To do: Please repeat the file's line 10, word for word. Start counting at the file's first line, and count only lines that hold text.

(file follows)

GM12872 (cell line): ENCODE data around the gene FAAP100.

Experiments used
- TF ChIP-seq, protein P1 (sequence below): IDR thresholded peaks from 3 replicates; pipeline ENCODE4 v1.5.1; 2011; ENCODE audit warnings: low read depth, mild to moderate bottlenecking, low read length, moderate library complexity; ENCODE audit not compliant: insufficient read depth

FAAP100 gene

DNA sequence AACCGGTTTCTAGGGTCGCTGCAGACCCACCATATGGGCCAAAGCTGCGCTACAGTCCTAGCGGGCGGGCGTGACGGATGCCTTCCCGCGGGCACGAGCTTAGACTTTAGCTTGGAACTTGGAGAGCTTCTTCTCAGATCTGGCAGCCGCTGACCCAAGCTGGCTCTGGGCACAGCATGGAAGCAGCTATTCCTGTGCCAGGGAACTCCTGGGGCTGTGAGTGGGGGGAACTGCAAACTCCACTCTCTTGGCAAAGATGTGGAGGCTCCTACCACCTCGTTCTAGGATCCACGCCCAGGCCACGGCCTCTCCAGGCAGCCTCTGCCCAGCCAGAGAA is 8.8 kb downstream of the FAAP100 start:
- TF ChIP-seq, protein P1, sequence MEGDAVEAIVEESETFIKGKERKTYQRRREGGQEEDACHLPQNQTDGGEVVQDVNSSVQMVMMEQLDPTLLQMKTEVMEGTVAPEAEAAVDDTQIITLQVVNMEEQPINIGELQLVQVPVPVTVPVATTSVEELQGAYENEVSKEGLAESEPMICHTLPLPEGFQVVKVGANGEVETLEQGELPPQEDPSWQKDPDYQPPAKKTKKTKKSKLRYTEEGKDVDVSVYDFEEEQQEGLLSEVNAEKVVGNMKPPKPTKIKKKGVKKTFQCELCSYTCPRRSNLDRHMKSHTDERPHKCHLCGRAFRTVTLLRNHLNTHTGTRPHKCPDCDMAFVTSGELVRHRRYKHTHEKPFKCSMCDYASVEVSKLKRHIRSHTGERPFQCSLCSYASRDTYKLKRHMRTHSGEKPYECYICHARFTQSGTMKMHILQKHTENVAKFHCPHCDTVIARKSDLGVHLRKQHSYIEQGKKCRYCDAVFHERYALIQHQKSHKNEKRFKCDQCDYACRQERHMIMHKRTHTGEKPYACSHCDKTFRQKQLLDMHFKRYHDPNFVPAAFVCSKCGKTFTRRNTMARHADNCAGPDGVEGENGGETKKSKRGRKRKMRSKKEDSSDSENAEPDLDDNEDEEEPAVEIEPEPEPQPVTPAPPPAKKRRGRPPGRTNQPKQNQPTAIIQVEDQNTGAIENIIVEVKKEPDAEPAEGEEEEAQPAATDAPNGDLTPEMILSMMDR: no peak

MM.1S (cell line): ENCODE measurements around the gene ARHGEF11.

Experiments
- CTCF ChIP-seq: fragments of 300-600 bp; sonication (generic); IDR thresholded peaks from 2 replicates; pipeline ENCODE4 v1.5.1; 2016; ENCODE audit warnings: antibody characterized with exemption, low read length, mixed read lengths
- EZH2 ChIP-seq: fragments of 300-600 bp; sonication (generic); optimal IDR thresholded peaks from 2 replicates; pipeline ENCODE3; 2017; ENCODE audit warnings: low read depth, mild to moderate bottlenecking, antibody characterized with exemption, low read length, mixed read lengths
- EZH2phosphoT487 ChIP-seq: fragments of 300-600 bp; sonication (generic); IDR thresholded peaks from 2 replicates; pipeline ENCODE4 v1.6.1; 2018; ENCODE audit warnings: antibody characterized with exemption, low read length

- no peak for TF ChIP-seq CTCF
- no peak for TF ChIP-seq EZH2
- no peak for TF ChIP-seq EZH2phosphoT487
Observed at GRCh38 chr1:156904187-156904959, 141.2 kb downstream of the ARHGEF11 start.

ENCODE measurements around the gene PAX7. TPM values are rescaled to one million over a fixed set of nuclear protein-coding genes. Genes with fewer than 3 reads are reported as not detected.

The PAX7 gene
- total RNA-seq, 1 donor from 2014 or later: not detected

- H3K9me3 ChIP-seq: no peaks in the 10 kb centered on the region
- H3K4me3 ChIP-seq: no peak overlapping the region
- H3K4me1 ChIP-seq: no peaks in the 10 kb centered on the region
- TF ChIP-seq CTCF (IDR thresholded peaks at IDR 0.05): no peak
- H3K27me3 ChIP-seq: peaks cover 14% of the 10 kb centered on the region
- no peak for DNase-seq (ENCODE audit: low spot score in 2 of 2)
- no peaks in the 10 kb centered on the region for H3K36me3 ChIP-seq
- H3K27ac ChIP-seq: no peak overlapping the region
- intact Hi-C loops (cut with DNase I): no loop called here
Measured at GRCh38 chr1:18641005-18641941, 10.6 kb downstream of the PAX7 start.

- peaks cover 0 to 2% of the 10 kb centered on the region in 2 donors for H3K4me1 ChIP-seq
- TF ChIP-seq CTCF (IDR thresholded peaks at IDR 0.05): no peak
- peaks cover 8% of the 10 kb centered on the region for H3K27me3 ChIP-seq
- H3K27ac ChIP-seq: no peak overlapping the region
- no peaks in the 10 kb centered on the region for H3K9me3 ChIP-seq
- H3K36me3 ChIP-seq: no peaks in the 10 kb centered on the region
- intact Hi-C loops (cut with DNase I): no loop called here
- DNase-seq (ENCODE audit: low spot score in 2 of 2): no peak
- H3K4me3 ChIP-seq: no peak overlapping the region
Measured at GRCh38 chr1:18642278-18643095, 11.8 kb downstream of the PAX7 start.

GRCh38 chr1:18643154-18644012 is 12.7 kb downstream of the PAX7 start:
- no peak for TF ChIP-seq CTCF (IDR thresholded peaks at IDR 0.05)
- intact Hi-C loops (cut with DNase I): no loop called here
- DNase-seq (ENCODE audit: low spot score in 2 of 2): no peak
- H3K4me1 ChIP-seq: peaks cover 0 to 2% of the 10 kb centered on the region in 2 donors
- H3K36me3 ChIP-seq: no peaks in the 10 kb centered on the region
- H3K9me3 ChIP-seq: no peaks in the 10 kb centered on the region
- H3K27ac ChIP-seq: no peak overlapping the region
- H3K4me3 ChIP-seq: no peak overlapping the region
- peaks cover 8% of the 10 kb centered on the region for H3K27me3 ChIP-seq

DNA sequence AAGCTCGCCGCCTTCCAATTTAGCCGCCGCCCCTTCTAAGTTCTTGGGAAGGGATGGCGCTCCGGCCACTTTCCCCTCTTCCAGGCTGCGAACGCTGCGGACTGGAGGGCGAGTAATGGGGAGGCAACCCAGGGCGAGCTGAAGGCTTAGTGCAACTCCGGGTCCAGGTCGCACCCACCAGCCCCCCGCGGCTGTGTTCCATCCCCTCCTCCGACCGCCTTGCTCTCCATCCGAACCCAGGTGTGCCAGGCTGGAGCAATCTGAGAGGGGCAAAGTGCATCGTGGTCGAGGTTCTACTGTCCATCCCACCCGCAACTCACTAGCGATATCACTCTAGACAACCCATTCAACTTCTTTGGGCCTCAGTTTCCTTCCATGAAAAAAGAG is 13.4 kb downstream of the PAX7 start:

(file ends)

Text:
- EZH2 ChIP-seq: fragments of 300-600 bp; sonication (generic); optimal IDR thresholded peaks from 2 replicates; pipeline ENCODE3; 2017; ENCODE audit warnings: low read depth, mild to moderate bottlenecking, antibody characterized with exemption, low read length, mixed read lengths